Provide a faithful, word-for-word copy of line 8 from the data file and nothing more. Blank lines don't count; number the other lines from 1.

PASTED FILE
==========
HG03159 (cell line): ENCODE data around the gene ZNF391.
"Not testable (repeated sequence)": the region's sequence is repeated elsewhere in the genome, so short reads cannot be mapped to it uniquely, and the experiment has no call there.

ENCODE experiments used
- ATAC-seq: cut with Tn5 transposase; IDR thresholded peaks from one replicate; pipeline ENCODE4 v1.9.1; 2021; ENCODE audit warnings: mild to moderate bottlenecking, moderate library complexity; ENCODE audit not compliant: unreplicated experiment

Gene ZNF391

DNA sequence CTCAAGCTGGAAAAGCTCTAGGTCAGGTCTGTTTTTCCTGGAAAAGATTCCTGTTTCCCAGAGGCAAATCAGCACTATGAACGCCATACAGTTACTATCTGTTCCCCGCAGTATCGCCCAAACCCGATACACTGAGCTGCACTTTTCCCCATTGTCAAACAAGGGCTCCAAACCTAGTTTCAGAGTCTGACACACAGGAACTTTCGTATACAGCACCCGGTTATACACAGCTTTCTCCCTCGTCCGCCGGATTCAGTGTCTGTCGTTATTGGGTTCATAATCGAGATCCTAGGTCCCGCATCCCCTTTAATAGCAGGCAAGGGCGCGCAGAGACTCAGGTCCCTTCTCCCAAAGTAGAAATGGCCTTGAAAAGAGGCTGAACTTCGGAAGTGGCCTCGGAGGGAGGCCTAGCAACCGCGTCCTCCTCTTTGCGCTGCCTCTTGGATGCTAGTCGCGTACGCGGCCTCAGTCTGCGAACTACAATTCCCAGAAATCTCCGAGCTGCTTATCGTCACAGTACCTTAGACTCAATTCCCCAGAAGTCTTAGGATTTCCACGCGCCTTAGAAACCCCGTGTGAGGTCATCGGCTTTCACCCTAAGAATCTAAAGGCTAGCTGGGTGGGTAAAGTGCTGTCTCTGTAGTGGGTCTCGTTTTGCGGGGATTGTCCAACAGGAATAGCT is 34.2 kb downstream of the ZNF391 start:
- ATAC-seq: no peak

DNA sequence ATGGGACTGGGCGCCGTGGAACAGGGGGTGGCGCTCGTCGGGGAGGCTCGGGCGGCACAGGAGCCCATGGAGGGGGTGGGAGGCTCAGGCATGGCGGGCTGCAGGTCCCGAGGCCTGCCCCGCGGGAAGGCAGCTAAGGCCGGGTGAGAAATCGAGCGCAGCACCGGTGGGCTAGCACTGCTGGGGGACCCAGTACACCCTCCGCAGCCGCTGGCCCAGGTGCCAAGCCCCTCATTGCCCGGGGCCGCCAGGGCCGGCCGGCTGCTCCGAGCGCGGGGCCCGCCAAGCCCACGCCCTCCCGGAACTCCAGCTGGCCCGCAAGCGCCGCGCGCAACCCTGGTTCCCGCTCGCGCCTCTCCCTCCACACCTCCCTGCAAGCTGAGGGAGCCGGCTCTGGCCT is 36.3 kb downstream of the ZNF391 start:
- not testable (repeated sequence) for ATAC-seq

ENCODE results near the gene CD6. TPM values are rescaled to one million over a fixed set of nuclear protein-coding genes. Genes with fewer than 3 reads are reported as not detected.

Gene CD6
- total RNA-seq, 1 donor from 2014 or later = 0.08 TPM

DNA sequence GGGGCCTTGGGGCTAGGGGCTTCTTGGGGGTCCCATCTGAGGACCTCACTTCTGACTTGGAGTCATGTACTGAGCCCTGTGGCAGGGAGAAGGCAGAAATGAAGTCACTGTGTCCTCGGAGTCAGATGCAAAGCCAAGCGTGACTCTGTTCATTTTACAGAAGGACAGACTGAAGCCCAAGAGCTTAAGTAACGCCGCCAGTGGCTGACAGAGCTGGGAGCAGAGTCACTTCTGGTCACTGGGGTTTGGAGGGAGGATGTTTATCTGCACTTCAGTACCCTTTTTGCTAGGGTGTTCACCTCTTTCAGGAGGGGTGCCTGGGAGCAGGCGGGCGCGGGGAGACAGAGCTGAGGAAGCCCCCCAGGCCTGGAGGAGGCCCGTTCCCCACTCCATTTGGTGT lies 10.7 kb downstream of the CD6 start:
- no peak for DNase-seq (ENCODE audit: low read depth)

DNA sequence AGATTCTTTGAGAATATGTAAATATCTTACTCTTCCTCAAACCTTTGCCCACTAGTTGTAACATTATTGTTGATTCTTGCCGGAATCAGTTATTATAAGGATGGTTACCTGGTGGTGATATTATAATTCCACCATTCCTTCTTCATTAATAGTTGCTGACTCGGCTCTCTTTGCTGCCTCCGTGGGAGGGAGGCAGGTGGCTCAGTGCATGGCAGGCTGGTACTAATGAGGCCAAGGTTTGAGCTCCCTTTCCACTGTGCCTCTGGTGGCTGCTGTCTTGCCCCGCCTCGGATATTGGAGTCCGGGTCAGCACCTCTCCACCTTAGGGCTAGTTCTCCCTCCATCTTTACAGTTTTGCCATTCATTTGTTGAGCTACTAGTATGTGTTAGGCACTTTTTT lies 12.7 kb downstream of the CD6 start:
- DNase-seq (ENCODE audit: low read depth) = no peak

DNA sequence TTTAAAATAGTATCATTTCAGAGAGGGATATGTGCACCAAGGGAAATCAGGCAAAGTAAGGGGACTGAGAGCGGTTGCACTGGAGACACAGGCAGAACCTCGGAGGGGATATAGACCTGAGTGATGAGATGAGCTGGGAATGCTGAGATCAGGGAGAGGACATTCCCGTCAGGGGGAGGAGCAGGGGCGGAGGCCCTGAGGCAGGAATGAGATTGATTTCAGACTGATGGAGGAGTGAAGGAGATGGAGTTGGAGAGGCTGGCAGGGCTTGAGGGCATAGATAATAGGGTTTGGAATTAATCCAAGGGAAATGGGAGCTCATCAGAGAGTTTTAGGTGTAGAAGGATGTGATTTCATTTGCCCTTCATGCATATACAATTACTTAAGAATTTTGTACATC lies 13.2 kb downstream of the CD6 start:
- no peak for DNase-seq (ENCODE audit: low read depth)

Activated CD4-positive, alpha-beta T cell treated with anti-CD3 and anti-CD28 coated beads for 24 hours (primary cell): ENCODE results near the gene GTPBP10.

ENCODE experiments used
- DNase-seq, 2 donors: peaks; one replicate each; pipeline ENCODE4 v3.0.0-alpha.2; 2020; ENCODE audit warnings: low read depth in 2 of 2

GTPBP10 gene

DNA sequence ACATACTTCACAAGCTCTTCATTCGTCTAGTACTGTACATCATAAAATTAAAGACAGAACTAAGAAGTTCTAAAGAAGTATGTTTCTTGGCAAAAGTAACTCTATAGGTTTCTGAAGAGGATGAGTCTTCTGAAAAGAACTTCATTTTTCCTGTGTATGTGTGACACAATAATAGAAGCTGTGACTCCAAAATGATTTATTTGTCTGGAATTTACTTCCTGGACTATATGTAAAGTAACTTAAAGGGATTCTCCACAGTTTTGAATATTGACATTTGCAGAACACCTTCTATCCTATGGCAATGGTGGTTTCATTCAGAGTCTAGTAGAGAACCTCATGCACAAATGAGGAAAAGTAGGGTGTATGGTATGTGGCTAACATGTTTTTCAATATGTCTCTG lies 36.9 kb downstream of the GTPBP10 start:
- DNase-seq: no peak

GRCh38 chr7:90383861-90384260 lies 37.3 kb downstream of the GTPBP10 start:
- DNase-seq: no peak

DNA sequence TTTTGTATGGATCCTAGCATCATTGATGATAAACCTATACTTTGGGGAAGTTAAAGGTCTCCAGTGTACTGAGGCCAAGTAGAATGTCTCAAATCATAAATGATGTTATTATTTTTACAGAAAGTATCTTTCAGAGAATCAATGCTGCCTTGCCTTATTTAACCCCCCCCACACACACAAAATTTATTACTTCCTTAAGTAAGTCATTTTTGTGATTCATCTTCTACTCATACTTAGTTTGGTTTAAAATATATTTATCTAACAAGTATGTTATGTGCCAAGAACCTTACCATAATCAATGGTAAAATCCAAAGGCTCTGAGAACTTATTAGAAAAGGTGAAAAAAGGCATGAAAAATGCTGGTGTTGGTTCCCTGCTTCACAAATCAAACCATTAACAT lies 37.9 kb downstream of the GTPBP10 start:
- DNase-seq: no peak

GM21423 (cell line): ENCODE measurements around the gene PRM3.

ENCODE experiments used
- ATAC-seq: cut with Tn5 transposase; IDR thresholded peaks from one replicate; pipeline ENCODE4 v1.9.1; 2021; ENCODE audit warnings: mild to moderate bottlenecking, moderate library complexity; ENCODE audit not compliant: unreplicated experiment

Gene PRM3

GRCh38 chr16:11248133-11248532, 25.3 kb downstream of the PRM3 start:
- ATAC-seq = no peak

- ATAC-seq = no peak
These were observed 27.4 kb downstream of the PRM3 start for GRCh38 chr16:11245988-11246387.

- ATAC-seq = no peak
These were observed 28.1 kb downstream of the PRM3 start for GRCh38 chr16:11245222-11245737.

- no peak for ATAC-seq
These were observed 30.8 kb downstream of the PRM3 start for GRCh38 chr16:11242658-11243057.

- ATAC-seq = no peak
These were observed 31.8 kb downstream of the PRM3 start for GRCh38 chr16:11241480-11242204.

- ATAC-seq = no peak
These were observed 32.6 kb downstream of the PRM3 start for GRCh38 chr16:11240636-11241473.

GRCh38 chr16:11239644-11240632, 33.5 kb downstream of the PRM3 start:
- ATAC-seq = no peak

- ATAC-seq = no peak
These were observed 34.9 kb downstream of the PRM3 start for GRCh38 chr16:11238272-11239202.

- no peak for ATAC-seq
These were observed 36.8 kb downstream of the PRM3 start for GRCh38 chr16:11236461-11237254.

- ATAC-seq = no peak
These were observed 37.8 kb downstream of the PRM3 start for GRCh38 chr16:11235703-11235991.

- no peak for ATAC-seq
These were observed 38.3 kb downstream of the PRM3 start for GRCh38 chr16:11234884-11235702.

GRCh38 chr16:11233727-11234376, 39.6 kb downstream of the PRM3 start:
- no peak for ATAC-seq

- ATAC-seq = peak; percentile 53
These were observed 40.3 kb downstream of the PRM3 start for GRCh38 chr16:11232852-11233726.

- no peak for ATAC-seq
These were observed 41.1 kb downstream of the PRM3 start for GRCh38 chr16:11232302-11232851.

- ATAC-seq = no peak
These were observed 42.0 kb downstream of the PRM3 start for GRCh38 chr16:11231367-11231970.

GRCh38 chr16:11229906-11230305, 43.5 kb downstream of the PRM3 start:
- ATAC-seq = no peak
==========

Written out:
DNA sequence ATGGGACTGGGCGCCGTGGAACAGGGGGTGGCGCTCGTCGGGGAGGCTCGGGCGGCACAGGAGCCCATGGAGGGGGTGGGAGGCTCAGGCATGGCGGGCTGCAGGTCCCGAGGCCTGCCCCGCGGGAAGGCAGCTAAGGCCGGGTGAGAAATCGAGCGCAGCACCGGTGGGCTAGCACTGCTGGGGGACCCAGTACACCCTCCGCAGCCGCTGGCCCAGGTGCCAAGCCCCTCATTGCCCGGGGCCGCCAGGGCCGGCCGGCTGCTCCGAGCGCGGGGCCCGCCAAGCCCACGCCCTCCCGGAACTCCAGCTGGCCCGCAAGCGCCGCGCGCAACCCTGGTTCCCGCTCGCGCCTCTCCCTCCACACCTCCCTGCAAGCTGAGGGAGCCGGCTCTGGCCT is 36.3 kb downstream of the ZNF391 start: